The Defense Department is accelerating a program designed to bring an entirely new dimension to missile-warning operations. It is engineering a new Overhead Persistent Infrared (OPIR) detection system to identify the heat signature generated by the launch of an enemy missile as well as establish a flight track of a threat as it transits through space.
Developers say the next-generation OPIR includes several key upgrades over the existing Space Based Infrared Satellites (SBIRS). First, OPIR detects more missiles including dimmer and quicker boosting types. Second, it provides coverage of missile targets with higher accuracy by using a more sensitive, accurate and faster frame rate sensor. Third, its sensors can resolve multiple targets with an image that is 25 percent better quality than SBIRS that improves incoming missile target counting. Finally, the hardened spacecraft includes modern cybersecurity and other significant measures that increase the military’s resiliency and survivability against potential adversary space capabilities.
It is unsurprising that the Defense Department is moving quickly to deploy this new missile detection technology in light of the growing Chinese missile threat. China has new weapons, and more of them are capable of reaching the United States.
“Commercial satellite imagery discovered what is accepted to be nuclear missile fields in Western China. Each has nearly 120 ICBM silos,” Adm. Charles Richard, the commander of U.S. Strategic Command, said at the Space and Missile Defense Symposium in Huntsville, Alabama.
The challenge of organizing, distilling yet also networking, pooling or aggregating seemingly vast or limitless volumes of information is also providing the inspiration Lockheed Martin’s OPIR to connect with Raytheon Intelligence & Space innovation called Future Operationally Resilient Ground Evolution (FORGE) Mission Data Processing Application Framework.
The OPIR-Integrated FORGE system helps architect the technical apparatus to gather, store, safeguard and network OPIR related sensor information. It involves synchronizing fixed ground terminals with other nodes such as air and space assets; it also leverages cloud technology. In effect, when SBIRS sensors detect the key indicators of an important mission event, the data is then pooled, organized, analyzed and made available to key decisionmakers. This process will be substantially faster, more streamlined and comprehensive when networked with the merging OPIR system.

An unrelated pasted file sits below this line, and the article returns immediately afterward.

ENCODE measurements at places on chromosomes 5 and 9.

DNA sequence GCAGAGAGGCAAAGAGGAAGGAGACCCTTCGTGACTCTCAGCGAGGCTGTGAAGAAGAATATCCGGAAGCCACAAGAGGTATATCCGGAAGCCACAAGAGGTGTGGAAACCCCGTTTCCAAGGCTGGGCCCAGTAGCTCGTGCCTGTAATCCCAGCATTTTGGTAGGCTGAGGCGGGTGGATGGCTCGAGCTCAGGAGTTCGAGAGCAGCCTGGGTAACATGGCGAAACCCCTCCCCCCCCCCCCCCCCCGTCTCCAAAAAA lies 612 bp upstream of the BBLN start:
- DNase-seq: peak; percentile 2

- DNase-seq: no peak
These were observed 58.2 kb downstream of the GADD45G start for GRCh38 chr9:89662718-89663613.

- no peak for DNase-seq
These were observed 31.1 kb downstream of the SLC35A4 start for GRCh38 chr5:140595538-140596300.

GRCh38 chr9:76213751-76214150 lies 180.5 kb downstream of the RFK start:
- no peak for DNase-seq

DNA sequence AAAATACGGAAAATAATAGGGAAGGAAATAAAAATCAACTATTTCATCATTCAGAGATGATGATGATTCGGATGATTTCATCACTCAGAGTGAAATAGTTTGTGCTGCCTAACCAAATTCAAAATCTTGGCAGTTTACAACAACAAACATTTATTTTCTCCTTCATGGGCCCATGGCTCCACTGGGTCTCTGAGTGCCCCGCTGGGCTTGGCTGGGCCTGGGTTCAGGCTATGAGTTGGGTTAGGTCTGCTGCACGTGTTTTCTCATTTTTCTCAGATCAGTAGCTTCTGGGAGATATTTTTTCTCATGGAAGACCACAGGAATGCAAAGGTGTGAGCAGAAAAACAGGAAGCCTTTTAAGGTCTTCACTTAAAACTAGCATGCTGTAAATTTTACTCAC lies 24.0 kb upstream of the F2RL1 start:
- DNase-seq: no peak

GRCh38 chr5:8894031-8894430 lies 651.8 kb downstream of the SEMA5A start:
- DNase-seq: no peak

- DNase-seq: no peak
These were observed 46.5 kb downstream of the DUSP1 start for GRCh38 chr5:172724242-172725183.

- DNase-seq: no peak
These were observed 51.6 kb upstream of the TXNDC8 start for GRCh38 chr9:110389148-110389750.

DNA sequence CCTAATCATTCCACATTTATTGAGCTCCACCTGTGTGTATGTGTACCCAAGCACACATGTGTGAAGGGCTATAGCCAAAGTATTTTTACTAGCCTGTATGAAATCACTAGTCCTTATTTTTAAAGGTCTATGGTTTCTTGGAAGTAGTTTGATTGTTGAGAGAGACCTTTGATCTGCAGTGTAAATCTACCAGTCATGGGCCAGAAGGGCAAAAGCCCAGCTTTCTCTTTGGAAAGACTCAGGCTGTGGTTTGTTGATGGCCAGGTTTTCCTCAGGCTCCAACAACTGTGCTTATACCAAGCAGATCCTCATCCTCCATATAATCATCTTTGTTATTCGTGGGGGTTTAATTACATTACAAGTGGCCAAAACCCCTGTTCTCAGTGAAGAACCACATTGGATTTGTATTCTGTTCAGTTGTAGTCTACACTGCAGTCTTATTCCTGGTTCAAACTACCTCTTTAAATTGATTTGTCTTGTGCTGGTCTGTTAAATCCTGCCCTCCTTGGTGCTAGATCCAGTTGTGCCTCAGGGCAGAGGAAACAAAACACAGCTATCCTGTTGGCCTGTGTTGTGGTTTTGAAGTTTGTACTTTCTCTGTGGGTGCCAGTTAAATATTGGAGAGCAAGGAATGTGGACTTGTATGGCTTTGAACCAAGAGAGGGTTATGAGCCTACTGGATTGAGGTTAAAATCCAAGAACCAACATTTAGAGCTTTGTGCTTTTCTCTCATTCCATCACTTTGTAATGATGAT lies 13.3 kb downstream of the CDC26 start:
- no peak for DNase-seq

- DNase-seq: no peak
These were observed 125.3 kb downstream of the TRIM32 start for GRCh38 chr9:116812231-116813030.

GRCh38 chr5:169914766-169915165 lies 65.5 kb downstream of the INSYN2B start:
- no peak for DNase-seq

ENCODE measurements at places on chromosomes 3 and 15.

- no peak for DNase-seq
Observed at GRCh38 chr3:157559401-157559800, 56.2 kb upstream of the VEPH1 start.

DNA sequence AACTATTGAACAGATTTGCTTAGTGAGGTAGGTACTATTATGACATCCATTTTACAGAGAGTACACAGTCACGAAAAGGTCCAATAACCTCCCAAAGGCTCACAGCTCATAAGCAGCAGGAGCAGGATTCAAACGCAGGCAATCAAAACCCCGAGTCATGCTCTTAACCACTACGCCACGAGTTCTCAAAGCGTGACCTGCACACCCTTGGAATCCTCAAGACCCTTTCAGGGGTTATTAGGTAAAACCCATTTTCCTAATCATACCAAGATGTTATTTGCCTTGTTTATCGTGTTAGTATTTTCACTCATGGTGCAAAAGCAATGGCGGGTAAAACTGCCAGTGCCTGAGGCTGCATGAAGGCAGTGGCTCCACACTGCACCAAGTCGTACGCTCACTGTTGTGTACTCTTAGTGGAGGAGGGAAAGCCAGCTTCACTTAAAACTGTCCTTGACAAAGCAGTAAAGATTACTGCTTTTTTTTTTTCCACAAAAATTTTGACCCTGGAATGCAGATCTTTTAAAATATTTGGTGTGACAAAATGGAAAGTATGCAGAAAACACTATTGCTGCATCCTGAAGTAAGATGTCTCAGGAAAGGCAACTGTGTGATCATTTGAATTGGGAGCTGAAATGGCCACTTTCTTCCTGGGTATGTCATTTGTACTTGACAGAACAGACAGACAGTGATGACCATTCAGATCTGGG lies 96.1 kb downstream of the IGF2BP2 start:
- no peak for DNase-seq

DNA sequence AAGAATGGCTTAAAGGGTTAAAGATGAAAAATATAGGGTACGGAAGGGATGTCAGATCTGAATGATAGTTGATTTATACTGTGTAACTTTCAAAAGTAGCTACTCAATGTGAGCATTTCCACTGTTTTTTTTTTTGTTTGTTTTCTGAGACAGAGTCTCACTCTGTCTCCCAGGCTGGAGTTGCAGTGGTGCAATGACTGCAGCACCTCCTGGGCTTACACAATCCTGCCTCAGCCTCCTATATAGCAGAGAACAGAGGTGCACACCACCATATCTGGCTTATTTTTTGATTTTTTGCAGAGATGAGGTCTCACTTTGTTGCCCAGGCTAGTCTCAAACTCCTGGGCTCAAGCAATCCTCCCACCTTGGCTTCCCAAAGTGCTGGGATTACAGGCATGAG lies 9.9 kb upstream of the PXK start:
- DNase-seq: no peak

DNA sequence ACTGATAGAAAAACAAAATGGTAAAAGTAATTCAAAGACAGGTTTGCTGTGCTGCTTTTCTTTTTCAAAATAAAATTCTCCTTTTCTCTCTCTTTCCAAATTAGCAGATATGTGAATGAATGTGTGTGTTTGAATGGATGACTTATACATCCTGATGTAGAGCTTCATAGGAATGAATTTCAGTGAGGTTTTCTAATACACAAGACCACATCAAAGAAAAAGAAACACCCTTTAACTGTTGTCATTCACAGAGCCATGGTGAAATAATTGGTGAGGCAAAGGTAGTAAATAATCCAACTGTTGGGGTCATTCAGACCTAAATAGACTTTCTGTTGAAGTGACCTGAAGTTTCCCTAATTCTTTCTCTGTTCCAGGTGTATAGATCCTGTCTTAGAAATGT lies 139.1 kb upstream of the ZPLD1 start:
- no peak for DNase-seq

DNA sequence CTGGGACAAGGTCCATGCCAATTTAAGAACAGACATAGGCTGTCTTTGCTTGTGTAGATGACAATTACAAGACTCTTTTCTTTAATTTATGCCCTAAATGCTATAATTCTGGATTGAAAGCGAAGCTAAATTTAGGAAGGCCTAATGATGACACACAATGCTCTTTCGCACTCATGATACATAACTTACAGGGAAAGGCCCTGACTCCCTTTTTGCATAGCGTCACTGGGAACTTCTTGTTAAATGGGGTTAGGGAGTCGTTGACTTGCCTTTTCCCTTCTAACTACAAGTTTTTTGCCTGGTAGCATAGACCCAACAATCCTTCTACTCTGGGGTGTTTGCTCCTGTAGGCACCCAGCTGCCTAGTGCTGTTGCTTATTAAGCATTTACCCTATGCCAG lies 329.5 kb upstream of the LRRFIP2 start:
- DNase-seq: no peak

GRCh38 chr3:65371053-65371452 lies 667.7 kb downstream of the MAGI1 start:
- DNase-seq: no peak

The Air Force’s strategic vision regarding the evolution of modern space and air warfare, as thinking regarding a technical and tactical transition from SBIRS to OPIR has been evolving along an interesting and highly impactful trajectory.
Analysis written by Jeffrey K. Harris and Gilbert Siegert and published by the Air and Space Journal shows that the strategic transition was inspired in large measure by the advent of new technical platforms such as OPIR and data application systems such as FORGE. The duo explained in their analysis, titled Missile Warning Augmentation: a Low Risk Approach, the advent of “disaggregation,” which is part of a broad discussion about the architectural transition concepts from SBIRS to OPIR.
“Initial concepts introduced by the center include changing from the space-based infrared system (SBIRS) to a wide field of view (WFOV) disaggregated approach,” according to the analysis.
This WFOV is exactly what OPIR seeks to establish. It is not more precise, cyber-hardened, resilient and networked, and removes any potential “gaps” in the GEO orbit in which a target could be tracked.
“Although the OPIR mission area has existed for decades as overhead non-imaging infrared with SBIRS and other systems, it is now the new kid on the block, integrating target-signature nuances, time, and place into persistent intelligence and operational products,” according to the analysis.
By operating without risky “gaps” in coverage, OPIR can perform the increasingly crucial task of establishing a continuous “track” on a fast moving threat, such as hypersonics. There is great concern with certain threats, which move beyond the earth’s atmosphere into space at unprecedented speeds, transitioning from one radar aperture field of view into another. As a threat travels from one segmented field of view to another, it can get lost and make it extremely difficult for sensing systems and networks to establish a continuous “track” of a fast target such as a hypersonic missile traveling at five times the speed of sound.
This is the reason why OPIR is being engineered with a decided emphasis upon what military personnel describe as “upgradeability,” meaning it is architected with a set of common, modular technical standards such that it can easily accommodate or integrate next-generation sensing technologies as they emerge.
Kris Osborn previously served at the Pentagon as a Highly Qualified Expert with the Office of the Assistant Secretary of the Army—Acquisition, Logistics & Technology. Osborn has also worked as an anchor and on-air military specialist at national TV networks. He has appeared as a guest military expert on Fox News, MSNBC, The Military Channel, and The History Channel. He also has a Master's Degree in Comparative Literature from Columbia University.